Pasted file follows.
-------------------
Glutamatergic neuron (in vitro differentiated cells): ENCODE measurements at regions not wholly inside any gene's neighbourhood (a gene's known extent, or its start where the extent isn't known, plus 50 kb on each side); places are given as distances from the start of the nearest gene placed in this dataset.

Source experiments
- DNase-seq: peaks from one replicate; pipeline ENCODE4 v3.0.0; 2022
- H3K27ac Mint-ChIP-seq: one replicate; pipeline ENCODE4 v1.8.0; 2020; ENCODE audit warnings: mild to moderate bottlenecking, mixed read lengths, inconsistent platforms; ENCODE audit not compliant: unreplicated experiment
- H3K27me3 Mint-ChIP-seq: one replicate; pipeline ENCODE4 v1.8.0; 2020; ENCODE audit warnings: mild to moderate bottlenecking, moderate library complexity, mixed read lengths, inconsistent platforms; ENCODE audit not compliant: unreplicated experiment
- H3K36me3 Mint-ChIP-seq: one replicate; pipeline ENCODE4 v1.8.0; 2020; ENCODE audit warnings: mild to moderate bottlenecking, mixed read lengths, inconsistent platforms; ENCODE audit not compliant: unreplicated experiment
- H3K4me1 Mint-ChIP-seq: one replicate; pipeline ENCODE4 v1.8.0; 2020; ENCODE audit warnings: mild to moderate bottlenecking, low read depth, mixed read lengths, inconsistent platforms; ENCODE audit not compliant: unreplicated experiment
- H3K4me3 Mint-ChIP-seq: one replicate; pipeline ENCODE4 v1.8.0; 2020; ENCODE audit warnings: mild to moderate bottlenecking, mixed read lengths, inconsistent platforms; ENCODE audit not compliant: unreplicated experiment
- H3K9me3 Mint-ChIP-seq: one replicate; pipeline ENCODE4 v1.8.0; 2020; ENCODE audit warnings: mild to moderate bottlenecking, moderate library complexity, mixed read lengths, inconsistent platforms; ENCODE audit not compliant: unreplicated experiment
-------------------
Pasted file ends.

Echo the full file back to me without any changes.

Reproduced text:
Glutamatergic neuron (in vitro differentiated cells): ENCODE measurements at regions not wholly inside any gene's neighbourhood (a gene's known extent, or its start where the extent isn't known, plus 50 kb on each side); places are given as distances from the start of the nearest gene placed in this dataset.

Source experiments
- DNase-seq: peaks from one replicate; pipeline ENCODE4 v3.0.0; 2022
- H3K27ac Mint-ChIP-seq: one replicate; pipeline ENCODE4 v1.8.0; 2020; ENCODE audit warnings: mild to moderate bottlenecking, mixed read lengths, inconsistent platforms; ENCODE audit not compliant: unreplicated experiment
- H3K27me3 Mint-ChIP-seq: one replicate; pipeline ENCODE4 v1.8.0; 2020; ENCODE audit warnings: mild to moderate bottlenecking, moderate library complexity, mixed read lengths, inconsistent platforms; ENCODE audit not compliant: unreplicated experiment
- H3K36me3 Mint-ChIP-seq: one replicate; pipeline ENCODE4 v1.8.0; 2020; ENCODE audit warnings: mild to moderate bottlenecking, mixed read lengths, inconsistent platforms; ENCODE audit not compliant: unreplicated experiment
- H3K4me1 Mint-ChIP-seq: one replicate; pipeline ENCODE4 v1.8.0; 2020; ENCODE audit warnings: mild to moderate bottlenecking, low read depth, mixed read lengths, inconsistent platforms; ENCODE audit not compliant: unreplicated experiment
- H3K4me3 Mint-ChIP-seq: one replicate; pipeline ENCODE4 v1.8.0; 2020; ENCODE audit warnings: mild to moderate bottlenecking, mixed read lengths, inconsistent platforms; ENCODE audit not compliant: unreplicated experiment
- H3K9me3 Mint-ChIP-seq: one replicate; pipeline ENCODE4 v1.8.0; 2020; ENCODE audit warnings: mild to moderate bottlenecking, moderate library complexity, mixed read lengths, inconsistent platforms; ENCODE audit not compliant: unreplicated experiment